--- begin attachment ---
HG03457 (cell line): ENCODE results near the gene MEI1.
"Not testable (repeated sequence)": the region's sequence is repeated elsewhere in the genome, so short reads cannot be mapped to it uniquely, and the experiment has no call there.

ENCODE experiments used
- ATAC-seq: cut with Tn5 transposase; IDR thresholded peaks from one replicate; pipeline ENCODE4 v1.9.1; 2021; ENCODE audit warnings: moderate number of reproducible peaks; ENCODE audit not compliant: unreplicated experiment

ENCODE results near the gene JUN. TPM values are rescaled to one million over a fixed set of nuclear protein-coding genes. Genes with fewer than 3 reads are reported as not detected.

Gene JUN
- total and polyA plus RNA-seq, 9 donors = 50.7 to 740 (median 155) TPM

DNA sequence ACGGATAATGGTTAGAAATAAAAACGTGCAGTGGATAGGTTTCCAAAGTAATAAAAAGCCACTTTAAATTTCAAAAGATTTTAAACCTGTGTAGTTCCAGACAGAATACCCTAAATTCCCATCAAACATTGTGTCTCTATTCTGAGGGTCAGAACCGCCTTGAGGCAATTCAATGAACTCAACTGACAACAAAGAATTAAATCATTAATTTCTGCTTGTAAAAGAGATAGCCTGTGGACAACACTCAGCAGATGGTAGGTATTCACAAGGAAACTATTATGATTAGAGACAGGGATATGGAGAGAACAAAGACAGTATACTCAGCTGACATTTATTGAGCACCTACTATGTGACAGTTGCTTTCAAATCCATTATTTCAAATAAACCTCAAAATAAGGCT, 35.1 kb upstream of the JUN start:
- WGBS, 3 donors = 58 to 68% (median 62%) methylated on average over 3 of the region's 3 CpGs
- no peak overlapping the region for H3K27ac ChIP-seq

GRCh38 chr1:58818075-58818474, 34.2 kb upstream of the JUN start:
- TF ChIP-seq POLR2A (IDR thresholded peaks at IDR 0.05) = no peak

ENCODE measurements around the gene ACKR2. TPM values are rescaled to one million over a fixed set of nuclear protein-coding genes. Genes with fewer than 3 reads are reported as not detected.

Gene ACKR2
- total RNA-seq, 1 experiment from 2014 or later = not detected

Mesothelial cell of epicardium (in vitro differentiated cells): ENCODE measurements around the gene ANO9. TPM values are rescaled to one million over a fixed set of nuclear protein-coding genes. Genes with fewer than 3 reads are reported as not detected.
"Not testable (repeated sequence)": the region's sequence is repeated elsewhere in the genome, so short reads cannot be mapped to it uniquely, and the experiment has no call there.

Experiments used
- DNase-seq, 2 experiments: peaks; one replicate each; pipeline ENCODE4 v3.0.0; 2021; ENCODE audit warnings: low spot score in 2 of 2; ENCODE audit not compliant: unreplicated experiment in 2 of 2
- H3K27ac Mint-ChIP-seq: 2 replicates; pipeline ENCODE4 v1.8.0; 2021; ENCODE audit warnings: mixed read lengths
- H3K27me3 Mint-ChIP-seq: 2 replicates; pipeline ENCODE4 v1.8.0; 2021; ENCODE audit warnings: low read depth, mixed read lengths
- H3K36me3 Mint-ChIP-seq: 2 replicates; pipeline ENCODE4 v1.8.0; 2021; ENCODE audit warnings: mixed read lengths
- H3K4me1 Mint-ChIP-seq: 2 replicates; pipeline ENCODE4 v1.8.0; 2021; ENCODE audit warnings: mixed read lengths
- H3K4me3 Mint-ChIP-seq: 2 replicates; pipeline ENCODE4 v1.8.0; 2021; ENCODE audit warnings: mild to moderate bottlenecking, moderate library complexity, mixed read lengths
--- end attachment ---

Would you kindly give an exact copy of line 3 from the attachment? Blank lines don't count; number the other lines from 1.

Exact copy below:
ENCODE experiments used